Chelsea Manning speaks at the digital media convention "re:publica" in Berlin, on May 2, 2018. (Photo by Tobias SCHWARZ / AFP/ Getty Images)

Chelsea Manning and the limits of free speech absolutism

The upcoming visit of the US intelligence whistleblower appears to have some on the right reassessing their commitment to free speech and open debate. How quickly they forget, writes Danyl McLauchlan.

Back in the very distant past of two weeks ago, amidst the clash and clamour of the Great Debate about freedom of speech provoked by the no-platforming of Don Brash at Massey University and the ominous-yet-farcical visit of two Canadian white nationalists, I wondered: who would the political right protest or no-platform? Whose freedom of speech would conservatives like to take away while loudly insisting they still believed in freedom of speech, but just not for a particular person who they happened to disagree with?

I couldn’t think of anyone. One person suggested ‘critics of Israel’. Maybe? Right-wing friends insisted they’d never deplatform anyone because ‘Freedom! The answer to hate speech is more speech! ‘To quote Voltaire…’ etc. But now National MP and former immigration minister Michael Woodhouse has answered my question by demanding that the government bar Chelsea Manning from entering the country next month.

Manning is a former US intelligence analyst who leaked a vast trove of confidential documents to WikiLeaks in 2010 (a more innocent time when WikiLeaks and its founder Julian Assange were seen as progressive forces for transparency and accountability and not deeply problematic Russian propaganda tools.) Manning was court-martialed and sentenced to 35 years in prison, but after serving seven had her sentence commuted by President Obama. Because of her criminal convictions Manning needs a waiver from the immigration minister to enter the country.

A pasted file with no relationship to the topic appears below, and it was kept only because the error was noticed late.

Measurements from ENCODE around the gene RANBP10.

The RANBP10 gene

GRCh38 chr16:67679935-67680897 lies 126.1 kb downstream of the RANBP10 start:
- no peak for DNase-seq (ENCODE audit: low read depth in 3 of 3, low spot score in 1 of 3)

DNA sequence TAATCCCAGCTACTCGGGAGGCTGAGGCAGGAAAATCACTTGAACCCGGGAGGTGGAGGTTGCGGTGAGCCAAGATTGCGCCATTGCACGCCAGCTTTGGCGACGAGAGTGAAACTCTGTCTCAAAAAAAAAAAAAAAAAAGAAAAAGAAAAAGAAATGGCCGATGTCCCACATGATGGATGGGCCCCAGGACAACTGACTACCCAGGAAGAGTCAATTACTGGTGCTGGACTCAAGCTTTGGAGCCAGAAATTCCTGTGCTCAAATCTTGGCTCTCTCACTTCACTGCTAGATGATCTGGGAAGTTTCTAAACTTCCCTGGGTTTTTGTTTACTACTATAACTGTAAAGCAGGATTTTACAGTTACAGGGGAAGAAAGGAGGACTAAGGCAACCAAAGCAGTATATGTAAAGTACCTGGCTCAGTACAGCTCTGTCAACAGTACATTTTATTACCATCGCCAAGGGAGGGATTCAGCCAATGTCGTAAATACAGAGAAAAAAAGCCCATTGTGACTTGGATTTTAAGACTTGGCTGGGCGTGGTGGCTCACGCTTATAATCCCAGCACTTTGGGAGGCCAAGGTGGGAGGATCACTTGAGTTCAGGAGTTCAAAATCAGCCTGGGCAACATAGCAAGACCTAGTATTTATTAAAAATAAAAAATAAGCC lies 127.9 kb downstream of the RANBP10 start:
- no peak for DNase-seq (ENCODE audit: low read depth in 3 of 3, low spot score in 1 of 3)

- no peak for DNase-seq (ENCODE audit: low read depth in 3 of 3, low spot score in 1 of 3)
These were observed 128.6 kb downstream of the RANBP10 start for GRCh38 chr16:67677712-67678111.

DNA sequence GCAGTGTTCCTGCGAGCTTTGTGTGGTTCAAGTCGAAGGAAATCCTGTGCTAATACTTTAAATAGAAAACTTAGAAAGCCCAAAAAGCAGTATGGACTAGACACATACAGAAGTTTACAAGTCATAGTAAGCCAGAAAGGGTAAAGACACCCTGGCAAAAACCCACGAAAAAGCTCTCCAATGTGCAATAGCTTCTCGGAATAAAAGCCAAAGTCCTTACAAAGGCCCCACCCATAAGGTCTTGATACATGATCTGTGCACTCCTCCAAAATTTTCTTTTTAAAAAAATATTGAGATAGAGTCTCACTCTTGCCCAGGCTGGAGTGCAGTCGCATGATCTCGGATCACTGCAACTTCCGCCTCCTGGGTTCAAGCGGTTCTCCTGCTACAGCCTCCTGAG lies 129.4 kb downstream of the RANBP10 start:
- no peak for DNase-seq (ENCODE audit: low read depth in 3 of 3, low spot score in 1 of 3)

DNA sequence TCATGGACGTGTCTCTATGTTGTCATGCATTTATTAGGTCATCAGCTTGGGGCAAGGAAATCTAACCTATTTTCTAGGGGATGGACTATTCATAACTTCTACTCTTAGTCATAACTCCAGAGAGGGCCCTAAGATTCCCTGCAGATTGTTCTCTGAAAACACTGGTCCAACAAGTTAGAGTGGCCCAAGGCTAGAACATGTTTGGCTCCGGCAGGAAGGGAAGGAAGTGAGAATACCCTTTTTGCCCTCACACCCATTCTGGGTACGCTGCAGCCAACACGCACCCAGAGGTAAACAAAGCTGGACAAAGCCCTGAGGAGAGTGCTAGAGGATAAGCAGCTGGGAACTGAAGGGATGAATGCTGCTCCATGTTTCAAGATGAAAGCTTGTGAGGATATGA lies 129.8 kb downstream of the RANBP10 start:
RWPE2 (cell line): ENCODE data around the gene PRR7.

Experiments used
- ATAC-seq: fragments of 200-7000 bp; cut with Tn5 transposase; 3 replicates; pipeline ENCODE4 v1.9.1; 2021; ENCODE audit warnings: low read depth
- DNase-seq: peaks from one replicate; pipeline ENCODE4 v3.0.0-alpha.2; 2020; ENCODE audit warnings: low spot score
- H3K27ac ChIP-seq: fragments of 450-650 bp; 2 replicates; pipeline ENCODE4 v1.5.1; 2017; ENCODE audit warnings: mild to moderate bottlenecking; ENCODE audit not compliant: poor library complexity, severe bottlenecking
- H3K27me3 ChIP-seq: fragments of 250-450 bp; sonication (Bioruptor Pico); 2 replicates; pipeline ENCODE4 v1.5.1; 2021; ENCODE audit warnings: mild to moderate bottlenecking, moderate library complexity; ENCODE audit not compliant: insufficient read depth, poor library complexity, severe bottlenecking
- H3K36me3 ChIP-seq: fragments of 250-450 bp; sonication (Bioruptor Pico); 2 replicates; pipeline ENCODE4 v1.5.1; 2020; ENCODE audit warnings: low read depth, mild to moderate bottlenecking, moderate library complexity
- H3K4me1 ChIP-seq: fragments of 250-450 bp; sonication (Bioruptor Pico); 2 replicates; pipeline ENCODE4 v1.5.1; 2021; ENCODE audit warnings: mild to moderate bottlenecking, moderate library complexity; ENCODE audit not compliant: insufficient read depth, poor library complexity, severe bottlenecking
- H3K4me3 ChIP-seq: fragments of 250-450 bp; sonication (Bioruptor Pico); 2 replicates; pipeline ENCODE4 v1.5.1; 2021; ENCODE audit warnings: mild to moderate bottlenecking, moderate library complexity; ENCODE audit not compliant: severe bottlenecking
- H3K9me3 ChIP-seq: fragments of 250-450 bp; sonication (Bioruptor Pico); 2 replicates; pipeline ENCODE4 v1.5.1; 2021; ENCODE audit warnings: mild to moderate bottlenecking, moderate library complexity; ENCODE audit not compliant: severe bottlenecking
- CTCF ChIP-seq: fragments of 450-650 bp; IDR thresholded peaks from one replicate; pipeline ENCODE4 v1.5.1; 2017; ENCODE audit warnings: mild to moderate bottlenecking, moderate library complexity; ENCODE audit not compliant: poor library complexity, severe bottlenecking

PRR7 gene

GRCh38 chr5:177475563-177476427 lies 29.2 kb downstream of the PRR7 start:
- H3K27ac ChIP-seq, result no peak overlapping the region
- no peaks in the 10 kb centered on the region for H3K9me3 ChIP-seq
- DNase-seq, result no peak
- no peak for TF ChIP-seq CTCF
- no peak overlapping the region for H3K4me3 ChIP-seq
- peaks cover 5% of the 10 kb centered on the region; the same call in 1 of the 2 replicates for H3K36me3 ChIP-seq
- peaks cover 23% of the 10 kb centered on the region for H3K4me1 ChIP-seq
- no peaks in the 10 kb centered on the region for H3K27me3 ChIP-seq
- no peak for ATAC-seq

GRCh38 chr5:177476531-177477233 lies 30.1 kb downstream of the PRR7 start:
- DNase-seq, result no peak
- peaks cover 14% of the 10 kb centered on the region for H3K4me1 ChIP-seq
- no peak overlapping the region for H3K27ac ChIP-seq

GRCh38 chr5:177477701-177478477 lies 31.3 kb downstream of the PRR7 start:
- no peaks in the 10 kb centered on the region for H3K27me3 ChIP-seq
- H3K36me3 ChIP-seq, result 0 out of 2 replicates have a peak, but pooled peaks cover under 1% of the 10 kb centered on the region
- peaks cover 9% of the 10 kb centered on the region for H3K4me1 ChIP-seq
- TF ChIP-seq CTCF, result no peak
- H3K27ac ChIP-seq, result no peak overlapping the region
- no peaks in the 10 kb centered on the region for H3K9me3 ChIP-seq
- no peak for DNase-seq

And according to this story by Stuff journalist Henry Cooke, the National Party objects to Manning’s visit because: “This is a convicted felon, sentenced to 35 years in jail, coming in here for money. She is wanting to be hailed as a hero for stealing military secrets and state secrets. She was convicted of very serious crimes.”

But convicted felons have been admitted to New Zealand in the past for speaking tours and performances. Jordan Belfort, the real-life ‘Wolf of Wall Street’, came in 2014; hence that weird end scene in Auckland in the Scorsese movie. Snoop Dogg – who readers may be shocked to learn has a number of drug convictions – got a waiver. You mostly want to keep people convicted of serious crimes out of your country, but the waiver system exists so that people exactly like Manning who have been found guilty under foreign criminal justice systems but obviously pose no risk to the New Zealand public can be admitted.

Manning’s defence at her trial was the standard whistleblower argument: that while breaking the law and revealing US state secrets about the bloody and incompetent fiasco that was the US military occupation of Iraq she acted in the public good, an argument history has largely validated – hence the presidential commutation of her sentence – and which almost all New Zealanders are likely to be sympathetic towards.

The real problem, I suspect, is that allowing Manning into the country would, according to Woodhouse “not enhance our relationship with the US”. This may or may not be true. National MPs and officials in the foreign affairs, defense and intelligence sectors of the public service fret about what the US might think in much the same way my elderly grandmother kept her house in Johnsonville spotless because she worried what the Queen might think. Even if is the case, palatability to the Trump administration should not define the limits of free speech in New Zealand.

National is also – like most right-wing political parties the world over – a party that somehow believes in limited government and individual rights while simultaneously championing the expansion and empowerment of state security agencies, maximising their ability to spy on their own citizens while minimising any attempts to hold them accountable. Manning’s actions and pro-transparency activism are a direct attack on the legitimacy of the modern surveillance state that National were so deeply committed to in government.

So Manning is an ideological enemy of the National Party. Two weeks ago it was, we were told, vitally important that we cherish free speech so that New Zealand could hear what Don Brash, Lauren Southern and Stefan Molyneux had to say. Now that they’re faced with the spectre of a high profile speaker with values critical of the defence and intelligence establishment, free speech is suddenly far less important to National. A cynic might say it was never about free speech at all, but the defence of racially charged speech under the guise of free speech.

But this also seems like a good time to point out to all the supporters of deplatforming and restricting public speech that the more power you give the state to determine who can and cannot speak, the more power you give to people like Michael Woodhouse, who was a minister just over a year ago, and may easily be one again.


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